Opponents of a cell tower project in the Sawtooth Mountains of Idaho lost an appeal to have their objections heard again, reports the Idaho Press. In denying the request, Idaho Attorney General Lawrence Wasden said, “Those requests were made in good faith, and I certainly applaud them for their effort,” adding that another hearing would be merely a “cumulative” attempt to repeat things that have been said before.
“We’ve already heard these comments,” said Wasden. “I’m not saying they’re not important, but I am saying that most of them, as I’ve seen them, have been contrary to fulfilling our constitutional duty to obtain the maximum long-term return from state endowment lands.”
The land in question is a 50-by-75 foot plot of state endowment property near Stanley, ID. Placing a tower at that elevated location would improve reception, but its visibility is an issue for those who don’t want to see a cell tower in their mountain view. The land went up for auction last year and was sold to AT&T, the only bidder, according to the Idaho Press.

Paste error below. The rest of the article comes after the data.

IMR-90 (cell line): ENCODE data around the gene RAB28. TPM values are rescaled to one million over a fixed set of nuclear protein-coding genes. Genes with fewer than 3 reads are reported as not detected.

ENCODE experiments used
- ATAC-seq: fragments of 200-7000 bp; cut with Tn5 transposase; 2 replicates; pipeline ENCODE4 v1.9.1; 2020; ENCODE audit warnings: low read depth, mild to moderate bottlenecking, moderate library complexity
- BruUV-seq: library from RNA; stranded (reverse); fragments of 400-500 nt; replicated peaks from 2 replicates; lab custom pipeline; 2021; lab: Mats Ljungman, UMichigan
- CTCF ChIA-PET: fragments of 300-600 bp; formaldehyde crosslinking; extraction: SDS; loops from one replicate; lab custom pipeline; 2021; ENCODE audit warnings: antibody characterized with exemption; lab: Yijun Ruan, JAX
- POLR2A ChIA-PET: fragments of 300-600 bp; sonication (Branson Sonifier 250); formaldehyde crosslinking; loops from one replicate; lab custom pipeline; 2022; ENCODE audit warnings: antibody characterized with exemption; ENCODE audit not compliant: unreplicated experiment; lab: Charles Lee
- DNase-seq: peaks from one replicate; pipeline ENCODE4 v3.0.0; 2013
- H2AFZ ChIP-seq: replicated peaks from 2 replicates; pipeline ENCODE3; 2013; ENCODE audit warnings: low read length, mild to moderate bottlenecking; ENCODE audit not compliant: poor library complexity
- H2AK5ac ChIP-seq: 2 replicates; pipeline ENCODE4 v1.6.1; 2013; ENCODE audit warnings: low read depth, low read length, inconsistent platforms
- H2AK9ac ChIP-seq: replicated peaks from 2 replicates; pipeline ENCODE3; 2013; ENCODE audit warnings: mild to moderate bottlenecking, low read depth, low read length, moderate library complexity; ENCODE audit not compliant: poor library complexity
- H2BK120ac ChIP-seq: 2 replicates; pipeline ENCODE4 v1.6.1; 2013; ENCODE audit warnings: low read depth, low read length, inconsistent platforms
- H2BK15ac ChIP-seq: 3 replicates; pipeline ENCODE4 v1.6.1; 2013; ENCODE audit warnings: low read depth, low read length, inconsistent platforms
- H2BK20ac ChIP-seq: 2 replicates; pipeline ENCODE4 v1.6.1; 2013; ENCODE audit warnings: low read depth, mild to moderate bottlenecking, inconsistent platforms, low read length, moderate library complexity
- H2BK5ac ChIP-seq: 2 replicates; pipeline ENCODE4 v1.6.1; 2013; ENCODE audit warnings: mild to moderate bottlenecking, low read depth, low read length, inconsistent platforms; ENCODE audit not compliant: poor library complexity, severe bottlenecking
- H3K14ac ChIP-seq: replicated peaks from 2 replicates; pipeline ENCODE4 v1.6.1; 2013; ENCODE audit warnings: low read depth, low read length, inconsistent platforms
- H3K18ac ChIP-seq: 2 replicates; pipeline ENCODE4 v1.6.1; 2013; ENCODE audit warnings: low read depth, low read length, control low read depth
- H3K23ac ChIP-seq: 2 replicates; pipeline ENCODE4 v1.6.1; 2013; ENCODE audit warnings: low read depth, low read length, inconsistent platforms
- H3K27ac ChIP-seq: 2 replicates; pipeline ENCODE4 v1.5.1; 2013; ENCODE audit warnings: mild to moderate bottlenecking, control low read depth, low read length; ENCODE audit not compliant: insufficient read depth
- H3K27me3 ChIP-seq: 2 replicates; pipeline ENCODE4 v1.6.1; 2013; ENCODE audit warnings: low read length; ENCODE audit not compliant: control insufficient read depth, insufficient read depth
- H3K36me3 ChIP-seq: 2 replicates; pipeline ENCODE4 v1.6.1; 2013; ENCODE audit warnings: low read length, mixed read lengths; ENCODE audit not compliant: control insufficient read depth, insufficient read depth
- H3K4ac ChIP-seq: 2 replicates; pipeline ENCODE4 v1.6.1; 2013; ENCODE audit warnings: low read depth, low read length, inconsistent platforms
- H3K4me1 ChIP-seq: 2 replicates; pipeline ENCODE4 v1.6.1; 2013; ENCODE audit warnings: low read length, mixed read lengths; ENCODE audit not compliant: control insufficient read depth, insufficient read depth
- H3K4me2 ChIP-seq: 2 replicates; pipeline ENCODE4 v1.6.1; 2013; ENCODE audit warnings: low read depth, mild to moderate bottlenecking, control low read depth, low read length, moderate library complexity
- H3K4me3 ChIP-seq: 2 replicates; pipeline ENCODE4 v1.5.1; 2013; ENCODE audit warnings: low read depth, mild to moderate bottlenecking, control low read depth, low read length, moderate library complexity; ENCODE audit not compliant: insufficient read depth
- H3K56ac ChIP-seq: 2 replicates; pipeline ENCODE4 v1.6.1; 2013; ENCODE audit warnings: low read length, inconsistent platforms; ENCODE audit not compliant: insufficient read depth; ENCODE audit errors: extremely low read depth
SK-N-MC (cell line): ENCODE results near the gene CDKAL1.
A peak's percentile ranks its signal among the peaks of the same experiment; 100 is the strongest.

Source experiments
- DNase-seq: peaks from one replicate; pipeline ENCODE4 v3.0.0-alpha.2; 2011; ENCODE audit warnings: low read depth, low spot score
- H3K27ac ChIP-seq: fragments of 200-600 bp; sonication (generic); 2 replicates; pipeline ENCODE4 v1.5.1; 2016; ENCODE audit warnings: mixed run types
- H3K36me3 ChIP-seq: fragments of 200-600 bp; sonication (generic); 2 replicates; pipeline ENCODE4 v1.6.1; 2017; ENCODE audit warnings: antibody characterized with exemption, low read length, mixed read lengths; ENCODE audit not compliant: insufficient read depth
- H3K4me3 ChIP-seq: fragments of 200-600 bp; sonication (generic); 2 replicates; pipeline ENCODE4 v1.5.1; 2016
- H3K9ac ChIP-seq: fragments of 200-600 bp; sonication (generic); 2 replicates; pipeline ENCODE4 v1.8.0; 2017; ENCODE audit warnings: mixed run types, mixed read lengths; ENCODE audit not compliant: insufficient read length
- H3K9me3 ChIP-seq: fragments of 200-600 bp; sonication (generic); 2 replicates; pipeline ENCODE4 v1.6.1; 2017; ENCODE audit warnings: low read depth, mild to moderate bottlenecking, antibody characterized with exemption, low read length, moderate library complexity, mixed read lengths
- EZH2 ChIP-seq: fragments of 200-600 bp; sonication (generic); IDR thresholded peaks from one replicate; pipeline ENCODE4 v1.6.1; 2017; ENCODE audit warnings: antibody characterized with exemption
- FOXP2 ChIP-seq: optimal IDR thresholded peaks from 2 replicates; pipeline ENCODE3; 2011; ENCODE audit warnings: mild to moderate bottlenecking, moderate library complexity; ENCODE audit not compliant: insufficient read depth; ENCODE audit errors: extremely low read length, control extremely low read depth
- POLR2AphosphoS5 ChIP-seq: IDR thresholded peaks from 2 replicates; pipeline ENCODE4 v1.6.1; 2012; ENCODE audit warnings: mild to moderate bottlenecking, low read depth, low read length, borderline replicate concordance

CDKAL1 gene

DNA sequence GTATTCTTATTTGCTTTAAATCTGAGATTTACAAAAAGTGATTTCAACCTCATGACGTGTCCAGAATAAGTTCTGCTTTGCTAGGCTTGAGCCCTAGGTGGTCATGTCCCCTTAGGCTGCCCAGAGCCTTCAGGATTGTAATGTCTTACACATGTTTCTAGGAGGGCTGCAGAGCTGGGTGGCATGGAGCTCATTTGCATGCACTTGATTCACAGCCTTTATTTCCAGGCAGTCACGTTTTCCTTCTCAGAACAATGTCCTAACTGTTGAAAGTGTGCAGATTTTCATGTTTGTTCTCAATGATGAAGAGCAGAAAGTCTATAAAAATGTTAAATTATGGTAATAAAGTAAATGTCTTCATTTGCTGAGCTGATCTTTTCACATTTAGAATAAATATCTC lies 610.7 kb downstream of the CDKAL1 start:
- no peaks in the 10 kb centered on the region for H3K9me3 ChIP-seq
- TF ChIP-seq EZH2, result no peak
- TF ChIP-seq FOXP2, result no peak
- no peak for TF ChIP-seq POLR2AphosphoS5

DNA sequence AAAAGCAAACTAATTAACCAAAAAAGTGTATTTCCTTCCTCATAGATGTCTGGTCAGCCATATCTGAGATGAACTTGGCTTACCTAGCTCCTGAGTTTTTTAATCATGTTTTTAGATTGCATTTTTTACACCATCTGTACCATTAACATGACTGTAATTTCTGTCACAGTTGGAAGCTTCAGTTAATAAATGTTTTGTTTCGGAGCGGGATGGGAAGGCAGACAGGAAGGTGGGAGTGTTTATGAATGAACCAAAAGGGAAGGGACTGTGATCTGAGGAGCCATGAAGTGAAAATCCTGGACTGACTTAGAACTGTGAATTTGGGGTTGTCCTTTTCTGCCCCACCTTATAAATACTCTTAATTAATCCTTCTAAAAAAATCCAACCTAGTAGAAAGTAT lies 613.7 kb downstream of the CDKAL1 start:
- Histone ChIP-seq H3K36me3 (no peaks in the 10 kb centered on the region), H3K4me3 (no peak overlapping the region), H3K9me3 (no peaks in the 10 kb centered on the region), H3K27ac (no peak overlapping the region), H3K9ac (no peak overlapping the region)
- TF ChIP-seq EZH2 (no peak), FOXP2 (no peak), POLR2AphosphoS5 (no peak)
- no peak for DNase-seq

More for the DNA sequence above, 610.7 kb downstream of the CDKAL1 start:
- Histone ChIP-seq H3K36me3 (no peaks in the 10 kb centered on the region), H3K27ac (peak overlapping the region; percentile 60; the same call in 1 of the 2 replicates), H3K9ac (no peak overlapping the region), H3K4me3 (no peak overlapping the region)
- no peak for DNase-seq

AT&T has stated its intent to build a cell tower at that location to facilitate communications for the FirstNet emergency response network. It is also willing to pay $29,000 a year for 20 years in fees. Before any construction can begin, there is still the hurdle of a National Environmental Policy Act review to overcome. Naysayers have said they will take AT&T to federal court if permission to proceed is granted.